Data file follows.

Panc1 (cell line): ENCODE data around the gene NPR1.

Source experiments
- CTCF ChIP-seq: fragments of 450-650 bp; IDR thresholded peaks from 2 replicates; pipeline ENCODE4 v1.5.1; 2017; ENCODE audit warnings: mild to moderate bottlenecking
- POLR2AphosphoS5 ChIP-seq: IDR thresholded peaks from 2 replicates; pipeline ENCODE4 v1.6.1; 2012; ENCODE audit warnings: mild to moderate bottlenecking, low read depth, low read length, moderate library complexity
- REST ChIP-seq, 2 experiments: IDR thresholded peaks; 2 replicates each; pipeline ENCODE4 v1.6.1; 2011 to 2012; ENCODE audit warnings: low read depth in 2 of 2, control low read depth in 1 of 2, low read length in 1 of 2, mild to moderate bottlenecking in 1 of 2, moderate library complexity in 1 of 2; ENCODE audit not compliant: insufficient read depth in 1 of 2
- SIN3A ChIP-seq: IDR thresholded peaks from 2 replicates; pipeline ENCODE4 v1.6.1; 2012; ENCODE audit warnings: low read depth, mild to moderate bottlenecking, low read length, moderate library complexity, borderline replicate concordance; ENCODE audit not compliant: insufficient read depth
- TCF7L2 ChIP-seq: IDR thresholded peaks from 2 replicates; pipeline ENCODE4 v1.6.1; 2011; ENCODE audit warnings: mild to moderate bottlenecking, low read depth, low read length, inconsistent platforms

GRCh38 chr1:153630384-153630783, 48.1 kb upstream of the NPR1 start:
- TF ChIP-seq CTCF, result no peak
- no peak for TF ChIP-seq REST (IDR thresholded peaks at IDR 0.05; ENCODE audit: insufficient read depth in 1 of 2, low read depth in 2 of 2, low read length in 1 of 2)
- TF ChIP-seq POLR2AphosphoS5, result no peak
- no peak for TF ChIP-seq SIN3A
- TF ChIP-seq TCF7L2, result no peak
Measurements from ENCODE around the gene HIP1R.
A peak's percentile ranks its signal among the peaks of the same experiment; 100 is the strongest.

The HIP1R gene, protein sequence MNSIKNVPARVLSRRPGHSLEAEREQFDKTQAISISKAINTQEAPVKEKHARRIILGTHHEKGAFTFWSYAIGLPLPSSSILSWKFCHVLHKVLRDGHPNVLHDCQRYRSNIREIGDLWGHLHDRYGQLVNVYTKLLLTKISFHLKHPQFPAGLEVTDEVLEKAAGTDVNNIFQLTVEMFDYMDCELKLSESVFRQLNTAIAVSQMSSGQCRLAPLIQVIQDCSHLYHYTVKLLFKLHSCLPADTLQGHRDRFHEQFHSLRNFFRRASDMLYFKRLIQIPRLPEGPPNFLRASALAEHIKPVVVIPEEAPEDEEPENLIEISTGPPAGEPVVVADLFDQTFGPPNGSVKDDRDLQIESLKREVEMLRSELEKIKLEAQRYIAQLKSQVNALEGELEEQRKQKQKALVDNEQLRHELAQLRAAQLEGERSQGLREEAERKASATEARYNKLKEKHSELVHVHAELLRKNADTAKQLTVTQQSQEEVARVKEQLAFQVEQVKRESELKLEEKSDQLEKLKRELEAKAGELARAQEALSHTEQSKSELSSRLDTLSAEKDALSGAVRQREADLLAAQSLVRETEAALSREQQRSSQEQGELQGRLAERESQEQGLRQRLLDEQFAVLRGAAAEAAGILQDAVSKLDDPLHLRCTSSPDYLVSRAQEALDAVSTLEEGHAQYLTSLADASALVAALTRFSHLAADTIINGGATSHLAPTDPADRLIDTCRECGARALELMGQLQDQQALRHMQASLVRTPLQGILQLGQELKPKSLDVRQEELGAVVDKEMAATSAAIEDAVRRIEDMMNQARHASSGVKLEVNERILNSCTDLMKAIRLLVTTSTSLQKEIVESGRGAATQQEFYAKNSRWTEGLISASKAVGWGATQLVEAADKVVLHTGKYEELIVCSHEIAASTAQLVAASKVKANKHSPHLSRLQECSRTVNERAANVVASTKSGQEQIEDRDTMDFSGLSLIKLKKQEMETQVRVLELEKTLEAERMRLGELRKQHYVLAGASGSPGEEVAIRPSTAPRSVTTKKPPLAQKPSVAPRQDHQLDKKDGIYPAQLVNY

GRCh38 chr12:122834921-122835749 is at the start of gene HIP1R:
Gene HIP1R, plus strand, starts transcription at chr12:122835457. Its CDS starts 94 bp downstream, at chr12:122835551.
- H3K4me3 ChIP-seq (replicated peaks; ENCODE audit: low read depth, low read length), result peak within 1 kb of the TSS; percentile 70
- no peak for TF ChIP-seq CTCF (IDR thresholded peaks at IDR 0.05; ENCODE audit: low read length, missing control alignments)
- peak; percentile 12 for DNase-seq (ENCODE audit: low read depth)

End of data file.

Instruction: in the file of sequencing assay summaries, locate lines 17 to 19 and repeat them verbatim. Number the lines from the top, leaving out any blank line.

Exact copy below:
GRCh38 chr12:122834921-122835749 is at the start of gene HIP1R:
Gene HIP1R, plus strand, starts transcription at chr12:122835457. Its CDS starts 94 bp downstream, at chr12:122835551.
- H3K4me3 ChIP-seq (replicated peaks; ENCODE audit: low read depth, low read length), result peak within 1 kb of the TSS; percentile 70